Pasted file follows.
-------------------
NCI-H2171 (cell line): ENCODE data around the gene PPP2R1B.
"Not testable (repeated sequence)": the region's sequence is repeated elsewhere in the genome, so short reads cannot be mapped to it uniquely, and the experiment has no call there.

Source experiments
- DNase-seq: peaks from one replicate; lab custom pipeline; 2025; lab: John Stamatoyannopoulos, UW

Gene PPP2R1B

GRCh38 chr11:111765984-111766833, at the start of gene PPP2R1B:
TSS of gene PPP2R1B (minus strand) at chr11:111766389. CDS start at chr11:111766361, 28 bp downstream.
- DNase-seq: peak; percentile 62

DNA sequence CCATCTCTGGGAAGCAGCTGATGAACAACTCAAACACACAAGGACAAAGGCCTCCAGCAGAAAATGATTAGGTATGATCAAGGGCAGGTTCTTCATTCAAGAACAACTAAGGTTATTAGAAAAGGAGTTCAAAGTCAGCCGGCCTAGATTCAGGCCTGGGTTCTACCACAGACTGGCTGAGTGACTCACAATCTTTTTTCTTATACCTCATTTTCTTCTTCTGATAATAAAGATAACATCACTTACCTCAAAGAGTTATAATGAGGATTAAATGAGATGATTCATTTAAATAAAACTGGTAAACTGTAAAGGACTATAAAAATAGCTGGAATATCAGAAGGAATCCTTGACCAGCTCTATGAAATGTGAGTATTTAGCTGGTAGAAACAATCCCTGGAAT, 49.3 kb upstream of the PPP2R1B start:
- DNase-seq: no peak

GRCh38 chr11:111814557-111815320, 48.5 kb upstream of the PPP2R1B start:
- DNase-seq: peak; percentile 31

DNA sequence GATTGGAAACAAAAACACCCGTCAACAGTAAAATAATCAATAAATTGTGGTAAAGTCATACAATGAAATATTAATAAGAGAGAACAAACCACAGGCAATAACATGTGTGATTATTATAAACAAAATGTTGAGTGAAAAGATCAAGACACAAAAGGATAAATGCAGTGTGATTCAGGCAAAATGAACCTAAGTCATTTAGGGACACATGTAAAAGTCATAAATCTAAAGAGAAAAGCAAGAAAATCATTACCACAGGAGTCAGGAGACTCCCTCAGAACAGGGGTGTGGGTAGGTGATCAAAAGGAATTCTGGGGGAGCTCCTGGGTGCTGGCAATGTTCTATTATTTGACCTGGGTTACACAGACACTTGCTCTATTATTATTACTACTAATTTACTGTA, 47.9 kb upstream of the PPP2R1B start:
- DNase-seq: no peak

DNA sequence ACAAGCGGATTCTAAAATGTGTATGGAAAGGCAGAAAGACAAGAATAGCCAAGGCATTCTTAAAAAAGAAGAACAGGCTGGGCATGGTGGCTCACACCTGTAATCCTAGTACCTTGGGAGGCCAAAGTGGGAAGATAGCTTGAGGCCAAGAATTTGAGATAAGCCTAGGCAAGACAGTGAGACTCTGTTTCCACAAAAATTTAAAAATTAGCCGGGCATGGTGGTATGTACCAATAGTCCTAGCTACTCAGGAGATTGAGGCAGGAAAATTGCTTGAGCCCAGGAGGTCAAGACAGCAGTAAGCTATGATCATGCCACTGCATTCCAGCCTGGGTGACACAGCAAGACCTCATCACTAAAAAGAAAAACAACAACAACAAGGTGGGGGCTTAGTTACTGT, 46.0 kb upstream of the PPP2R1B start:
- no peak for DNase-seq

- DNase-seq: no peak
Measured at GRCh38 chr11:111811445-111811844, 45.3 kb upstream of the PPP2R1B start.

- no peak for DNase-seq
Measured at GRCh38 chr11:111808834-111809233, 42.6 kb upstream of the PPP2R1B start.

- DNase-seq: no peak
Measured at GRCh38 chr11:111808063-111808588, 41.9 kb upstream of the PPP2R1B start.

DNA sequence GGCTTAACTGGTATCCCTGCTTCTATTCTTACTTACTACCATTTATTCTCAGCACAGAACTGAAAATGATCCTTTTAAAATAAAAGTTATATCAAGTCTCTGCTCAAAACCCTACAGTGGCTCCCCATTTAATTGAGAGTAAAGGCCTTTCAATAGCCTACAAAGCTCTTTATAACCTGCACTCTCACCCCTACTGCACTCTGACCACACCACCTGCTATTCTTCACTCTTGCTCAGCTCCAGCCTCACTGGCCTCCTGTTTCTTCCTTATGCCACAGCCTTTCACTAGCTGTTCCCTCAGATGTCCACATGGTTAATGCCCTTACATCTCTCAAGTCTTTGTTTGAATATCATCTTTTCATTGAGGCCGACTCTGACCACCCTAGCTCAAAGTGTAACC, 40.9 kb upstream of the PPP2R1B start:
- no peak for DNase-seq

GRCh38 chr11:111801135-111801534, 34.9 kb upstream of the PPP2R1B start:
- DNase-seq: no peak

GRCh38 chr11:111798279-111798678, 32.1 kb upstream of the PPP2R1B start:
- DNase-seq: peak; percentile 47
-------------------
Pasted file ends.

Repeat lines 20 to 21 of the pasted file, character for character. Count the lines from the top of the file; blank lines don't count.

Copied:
Measured at GRCh38 chr11:111808834-111809233, 42.6 kb upstream of the PPP2R1B start.

- DNase-seq: no peak